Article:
Top global social media site Facebook has upgraded its search functionality for users by enabling them to filter and combine data already submitted to the site by their own circle of friends.
Called Graph Search, the new facility provides the opportunity to seek answers to precise questions by drawing on information from friends such as their posts, likes, locations and timelines.
An example of the new search function in action would be to ask about a particular nightclub in London – and being presented in turn with details of all the relevant references and photographs which have been contributed by friends.
Commenting on the new service, Mark Zuckerberg – the site’s chief executive and original founder – insisted it was not designed to compete with conventional, comprehensive search engines. He said:
“We’re not indexing the web… that isn’t the intent. But in the event you can’t find what you’re looking for, it’s really nice to have this. We look at Facebook as a big social database.”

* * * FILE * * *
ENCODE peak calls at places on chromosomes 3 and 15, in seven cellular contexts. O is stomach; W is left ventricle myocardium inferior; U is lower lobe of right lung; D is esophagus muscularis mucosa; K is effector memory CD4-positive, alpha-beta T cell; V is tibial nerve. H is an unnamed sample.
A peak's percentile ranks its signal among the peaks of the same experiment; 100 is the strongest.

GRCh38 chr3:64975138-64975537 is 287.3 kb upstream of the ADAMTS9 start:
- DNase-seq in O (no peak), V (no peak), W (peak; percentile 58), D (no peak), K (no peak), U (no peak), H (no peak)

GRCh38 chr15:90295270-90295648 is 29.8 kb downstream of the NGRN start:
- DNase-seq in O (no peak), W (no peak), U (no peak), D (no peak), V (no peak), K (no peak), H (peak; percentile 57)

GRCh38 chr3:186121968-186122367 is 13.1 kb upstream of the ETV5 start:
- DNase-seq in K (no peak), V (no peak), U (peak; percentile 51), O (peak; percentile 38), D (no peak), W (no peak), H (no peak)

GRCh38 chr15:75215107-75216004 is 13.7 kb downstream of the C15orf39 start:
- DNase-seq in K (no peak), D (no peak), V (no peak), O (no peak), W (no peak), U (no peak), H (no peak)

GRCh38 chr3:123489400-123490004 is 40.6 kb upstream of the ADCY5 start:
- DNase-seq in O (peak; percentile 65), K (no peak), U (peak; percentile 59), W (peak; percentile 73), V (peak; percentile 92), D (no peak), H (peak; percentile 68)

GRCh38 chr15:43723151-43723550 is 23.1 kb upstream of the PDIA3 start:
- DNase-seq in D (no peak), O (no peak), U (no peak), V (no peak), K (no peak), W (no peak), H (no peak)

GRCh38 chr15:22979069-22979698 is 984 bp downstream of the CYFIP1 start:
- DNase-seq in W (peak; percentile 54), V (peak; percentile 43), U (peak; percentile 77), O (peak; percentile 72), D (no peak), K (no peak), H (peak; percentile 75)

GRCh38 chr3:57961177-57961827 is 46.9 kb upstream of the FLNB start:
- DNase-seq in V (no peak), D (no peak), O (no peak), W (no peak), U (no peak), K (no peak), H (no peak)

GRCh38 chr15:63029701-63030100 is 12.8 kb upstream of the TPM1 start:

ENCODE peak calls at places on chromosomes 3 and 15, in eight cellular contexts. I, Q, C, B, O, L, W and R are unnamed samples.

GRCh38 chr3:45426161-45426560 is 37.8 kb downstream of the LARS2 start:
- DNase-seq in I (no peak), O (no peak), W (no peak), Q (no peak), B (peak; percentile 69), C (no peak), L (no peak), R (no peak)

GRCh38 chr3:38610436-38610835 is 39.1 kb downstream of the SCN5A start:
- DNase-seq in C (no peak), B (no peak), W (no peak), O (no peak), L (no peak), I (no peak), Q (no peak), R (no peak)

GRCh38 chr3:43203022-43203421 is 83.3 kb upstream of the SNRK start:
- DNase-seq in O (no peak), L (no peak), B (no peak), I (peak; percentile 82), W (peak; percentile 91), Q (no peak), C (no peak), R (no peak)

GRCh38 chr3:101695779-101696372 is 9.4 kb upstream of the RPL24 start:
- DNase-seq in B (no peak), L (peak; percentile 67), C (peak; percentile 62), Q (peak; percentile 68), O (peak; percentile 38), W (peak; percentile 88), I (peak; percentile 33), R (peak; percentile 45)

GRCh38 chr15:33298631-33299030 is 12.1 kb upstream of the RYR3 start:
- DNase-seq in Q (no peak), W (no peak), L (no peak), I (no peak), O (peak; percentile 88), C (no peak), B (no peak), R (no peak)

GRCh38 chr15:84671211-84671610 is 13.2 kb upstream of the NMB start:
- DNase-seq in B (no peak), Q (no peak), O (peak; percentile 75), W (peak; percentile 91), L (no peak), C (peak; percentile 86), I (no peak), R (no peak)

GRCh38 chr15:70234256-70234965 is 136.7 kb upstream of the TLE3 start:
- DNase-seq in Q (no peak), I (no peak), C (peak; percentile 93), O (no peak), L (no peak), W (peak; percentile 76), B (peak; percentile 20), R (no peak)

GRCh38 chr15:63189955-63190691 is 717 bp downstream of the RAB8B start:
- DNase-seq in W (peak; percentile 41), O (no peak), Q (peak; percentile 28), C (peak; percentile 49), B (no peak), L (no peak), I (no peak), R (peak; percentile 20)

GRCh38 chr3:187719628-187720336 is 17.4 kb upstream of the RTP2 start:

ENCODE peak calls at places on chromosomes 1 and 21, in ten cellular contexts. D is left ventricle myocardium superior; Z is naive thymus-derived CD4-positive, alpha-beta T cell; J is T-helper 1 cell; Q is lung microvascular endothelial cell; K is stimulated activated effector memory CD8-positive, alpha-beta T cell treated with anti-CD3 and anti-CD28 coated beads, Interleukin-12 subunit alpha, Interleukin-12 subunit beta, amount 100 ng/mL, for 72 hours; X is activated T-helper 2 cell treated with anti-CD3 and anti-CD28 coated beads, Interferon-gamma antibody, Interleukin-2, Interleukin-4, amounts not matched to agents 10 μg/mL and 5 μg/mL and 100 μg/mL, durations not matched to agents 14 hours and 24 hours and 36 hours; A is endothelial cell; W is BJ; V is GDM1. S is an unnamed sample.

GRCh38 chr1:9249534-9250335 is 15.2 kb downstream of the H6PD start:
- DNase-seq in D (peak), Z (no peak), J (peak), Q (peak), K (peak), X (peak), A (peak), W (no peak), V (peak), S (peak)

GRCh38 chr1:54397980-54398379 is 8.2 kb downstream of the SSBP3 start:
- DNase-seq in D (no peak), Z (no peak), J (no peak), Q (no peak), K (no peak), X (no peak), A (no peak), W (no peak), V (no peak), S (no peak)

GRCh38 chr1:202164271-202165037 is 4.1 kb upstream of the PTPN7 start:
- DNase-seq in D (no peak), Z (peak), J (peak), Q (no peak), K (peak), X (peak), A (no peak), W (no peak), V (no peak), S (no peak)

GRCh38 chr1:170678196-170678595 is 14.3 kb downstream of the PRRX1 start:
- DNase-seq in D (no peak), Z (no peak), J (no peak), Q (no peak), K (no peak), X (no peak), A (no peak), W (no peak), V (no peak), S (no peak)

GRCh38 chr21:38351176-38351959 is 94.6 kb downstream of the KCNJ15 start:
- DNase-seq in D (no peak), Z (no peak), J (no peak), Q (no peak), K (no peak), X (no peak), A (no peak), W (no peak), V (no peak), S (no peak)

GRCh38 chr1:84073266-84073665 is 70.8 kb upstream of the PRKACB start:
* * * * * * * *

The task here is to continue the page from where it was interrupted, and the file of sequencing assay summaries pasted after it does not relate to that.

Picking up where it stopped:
However, the new facility does also provide a link to the Bing search engine – which is run by Microsoft – in the event of Graph Search drawing a blank.
To allay any worries over privacy, Facebook is also insistent that information can only be accessed from those who had already once freely volunteered this information to the searcher in question.
Graph Search is currently available in beta test form, and a prompt has been added to members’ home screens inviting them to try out the new facility.